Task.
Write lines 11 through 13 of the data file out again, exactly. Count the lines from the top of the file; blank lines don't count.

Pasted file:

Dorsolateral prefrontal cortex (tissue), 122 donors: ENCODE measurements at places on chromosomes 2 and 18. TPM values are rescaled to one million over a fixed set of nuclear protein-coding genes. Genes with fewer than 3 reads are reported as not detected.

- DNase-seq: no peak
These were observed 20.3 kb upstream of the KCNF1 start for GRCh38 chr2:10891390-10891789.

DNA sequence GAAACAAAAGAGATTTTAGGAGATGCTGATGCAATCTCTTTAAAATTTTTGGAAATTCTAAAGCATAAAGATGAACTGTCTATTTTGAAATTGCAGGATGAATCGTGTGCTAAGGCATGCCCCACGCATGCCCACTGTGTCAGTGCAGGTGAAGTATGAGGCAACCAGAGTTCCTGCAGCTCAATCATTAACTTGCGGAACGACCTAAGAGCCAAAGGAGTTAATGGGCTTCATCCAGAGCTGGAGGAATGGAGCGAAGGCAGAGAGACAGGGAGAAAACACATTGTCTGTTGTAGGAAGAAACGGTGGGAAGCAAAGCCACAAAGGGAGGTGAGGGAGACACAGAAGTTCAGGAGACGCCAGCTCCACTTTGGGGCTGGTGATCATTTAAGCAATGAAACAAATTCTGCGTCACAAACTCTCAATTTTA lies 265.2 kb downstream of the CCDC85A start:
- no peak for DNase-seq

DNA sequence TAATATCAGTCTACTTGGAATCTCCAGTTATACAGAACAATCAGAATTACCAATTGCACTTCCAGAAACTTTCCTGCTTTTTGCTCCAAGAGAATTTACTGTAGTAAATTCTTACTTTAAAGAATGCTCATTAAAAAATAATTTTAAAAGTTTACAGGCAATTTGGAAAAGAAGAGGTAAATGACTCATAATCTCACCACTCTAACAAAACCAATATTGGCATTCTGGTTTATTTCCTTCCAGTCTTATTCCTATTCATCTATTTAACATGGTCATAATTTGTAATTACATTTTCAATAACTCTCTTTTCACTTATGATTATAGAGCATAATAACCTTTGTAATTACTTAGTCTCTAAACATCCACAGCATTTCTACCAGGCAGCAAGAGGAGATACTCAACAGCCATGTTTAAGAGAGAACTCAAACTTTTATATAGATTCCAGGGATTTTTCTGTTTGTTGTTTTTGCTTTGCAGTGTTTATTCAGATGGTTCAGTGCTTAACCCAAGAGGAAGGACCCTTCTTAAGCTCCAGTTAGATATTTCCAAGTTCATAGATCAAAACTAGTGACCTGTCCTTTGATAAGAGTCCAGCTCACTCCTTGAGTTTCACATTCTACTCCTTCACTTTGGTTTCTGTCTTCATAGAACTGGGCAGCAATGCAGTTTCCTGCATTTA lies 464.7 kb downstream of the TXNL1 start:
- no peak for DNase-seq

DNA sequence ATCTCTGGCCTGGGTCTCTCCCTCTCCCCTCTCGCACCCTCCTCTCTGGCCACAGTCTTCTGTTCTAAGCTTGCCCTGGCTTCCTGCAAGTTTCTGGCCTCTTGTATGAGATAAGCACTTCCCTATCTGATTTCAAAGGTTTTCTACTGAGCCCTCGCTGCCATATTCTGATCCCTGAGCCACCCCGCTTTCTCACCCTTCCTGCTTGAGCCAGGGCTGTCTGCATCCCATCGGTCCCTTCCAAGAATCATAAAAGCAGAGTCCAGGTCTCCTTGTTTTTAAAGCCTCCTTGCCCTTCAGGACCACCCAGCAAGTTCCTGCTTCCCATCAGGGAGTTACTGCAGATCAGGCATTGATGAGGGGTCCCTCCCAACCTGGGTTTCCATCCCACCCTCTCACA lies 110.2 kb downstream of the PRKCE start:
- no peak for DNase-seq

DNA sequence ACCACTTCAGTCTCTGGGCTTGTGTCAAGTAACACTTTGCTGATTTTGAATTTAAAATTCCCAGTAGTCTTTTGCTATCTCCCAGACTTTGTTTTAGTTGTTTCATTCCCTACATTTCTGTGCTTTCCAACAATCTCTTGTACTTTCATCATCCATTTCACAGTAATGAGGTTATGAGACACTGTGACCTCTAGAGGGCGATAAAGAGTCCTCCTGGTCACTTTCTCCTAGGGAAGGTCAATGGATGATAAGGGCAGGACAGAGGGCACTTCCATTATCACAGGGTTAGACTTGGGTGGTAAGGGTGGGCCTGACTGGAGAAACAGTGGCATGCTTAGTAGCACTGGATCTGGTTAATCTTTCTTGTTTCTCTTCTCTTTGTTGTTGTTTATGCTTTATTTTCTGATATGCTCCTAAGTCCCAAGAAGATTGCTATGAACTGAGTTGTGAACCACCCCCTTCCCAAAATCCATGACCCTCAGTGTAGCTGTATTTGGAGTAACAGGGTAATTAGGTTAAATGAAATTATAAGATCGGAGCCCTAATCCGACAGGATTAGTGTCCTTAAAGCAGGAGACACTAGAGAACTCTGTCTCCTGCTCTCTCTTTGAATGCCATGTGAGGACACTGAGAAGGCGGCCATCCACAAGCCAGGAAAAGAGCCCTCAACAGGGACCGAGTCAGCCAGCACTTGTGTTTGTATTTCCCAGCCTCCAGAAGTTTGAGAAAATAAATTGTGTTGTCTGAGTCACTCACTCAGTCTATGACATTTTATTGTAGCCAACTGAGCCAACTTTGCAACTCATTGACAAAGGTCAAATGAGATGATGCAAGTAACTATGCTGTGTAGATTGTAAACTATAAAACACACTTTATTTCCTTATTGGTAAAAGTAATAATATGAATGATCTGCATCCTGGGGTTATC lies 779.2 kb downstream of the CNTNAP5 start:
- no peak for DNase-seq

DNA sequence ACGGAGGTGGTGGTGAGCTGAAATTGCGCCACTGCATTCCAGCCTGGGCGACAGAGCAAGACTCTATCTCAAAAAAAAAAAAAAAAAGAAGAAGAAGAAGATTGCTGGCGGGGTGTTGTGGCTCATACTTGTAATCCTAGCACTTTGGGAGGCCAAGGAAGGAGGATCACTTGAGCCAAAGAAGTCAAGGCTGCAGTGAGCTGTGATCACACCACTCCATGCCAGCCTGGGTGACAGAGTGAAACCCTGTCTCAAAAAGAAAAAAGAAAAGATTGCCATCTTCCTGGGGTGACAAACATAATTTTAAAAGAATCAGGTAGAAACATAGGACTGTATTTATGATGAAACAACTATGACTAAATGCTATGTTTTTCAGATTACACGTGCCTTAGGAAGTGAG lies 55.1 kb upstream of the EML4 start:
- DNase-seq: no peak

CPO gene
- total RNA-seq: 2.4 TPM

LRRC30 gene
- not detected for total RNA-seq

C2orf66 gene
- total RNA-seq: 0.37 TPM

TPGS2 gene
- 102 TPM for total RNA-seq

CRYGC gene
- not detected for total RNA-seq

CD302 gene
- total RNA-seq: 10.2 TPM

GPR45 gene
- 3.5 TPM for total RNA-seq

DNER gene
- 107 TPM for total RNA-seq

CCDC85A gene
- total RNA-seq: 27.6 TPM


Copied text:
- no peak for DNase-seq

DNA sequence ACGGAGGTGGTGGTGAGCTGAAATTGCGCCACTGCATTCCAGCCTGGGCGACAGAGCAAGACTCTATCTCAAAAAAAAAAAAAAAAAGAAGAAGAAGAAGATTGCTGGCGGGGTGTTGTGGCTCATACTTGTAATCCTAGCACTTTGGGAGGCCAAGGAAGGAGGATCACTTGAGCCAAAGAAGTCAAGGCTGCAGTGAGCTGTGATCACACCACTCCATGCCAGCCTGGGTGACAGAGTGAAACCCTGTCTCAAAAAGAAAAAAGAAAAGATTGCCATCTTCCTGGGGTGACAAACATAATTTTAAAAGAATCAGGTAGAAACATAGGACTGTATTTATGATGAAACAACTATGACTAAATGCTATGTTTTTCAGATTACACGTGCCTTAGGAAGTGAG lies 55.1 kb upstream of the EML4 start:
- DNase-seq: no peak